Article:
"There is almost a sense that they were sitting someplace minding their own business — drinking tea, having meetings" and then decided to come to Iraq only after the American military rolled into Baghdad.
"These are fighters, they are jihadists," she said. "They would be fighting someplace. Maybe they would be fighting in the Gulf. Maybe they would be fighting in Southeast Asia. Maybe they would be fighting, or trying to fight, in the United States."
So there you have it. Attracting the world's terrorists to Iraq is a good thing because it keeps them out of the United States.
Of course this ignores the very real possibility that a number of these fighters would not be "jihadists" had it not been for what they perceive as a Judeo-Christian invasion (dare we say Crusade?) into Muslim lands--to say nothing of the growing sense that the greater threat to US forces in country comes not from hard-core Islamist militants, but from everyday Iraqis who are tired of living under military occupation.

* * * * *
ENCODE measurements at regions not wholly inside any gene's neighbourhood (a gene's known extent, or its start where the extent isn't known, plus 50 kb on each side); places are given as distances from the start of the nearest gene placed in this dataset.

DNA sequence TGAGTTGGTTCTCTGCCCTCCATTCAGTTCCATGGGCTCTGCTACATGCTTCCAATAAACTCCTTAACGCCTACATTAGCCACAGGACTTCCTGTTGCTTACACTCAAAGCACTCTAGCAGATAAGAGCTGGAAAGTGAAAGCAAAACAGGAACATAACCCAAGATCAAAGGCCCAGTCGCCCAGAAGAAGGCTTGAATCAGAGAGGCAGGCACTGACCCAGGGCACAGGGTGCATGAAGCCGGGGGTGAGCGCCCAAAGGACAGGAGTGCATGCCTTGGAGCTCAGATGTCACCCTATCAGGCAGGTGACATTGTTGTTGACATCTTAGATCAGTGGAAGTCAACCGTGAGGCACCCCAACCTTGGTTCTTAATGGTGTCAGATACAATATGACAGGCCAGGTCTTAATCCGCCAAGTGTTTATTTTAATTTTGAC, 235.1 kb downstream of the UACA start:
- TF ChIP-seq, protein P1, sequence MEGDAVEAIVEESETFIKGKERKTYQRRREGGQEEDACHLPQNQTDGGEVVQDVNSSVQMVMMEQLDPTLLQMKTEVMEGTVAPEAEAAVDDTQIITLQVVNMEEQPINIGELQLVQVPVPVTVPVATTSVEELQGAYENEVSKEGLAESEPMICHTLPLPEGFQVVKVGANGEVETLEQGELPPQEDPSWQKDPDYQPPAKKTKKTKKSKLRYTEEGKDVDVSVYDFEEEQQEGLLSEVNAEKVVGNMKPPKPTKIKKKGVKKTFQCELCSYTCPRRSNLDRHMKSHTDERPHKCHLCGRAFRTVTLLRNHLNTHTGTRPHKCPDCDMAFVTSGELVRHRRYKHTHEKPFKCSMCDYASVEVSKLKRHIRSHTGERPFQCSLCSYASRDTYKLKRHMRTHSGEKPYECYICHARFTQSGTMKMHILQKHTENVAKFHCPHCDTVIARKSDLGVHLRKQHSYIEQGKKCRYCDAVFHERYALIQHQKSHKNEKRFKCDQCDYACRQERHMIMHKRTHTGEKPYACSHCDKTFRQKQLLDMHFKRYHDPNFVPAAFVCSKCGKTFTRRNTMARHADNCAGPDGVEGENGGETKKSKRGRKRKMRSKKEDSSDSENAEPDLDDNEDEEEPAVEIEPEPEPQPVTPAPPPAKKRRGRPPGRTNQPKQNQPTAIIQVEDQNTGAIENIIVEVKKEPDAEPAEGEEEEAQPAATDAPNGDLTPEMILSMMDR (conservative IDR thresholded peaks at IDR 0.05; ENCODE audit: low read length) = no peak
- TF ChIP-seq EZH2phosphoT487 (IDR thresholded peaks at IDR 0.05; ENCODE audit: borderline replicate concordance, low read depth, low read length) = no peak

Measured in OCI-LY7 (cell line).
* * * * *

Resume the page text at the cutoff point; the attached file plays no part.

And even if you suspend disbelief long enough to assume Condi is right, how many Americans believe that US forces should be in the Middle East to serve as bait?